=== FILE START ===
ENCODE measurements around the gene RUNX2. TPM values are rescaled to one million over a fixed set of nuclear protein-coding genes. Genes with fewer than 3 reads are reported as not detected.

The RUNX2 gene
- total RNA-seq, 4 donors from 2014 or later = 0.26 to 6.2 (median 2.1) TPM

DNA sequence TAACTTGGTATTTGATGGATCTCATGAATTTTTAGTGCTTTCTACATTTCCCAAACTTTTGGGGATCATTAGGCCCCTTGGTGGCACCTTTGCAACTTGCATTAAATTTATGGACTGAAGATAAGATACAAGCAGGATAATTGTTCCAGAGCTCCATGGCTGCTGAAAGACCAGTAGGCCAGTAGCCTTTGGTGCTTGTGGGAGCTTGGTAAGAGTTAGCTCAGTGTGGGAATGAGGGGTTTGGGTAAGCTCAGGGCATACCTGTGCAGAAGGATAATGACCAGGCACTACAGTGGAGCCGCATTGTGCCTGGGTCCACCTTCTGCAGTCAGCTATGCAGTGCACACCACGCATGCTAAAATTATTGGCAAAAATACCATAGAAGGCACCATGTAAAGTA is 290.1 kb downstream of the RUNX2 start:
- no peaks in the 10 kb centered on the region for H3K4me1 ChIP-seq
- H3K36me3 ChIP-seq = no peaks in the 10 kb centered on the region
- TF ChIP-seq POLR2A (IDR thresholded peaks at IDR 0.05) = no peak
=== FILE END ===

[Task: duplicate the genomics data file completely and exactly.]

ENCODE measurements around the gene RUNX2. TPM values are rescaled to one million over a fixed set of nuclear protein-coding genes. Genes with fewer than 3 reads are reported as not detected.

The RUNX2 gene
- total RNA-seq, 4 donors from 2014 or later = 0.26 to 6.2 (median 2.1) TPM

DNA sequence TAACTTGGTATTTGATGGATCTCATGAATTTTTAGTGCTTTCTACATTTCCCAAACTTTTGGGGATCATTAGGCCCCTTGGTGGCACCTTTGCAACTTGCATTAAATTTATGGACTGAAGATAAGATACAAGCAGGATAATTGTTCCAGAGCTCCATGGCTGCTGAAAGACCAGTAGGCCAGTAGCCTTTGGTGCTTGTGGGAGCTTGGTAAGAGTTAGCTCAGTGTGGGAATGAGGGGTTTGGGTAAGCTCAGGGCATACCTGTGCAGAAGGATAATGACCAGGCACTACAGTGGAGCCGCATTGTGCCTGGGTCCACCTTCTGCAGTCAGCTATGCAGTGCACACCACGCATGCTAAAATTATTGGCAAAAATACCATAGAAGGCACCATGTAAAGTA is 290.1 kb downstream of the RUNX2 start:
- no peaks in the 10 kb centered on the region for H3K4me1 ChIP-seq
- H3K36me3 ChIP-seq = no peaks in the 10 kb centered on the region
- TF ChIP-seq POLR2A (IDR thresholded peaks at IDR 0.05) = no peak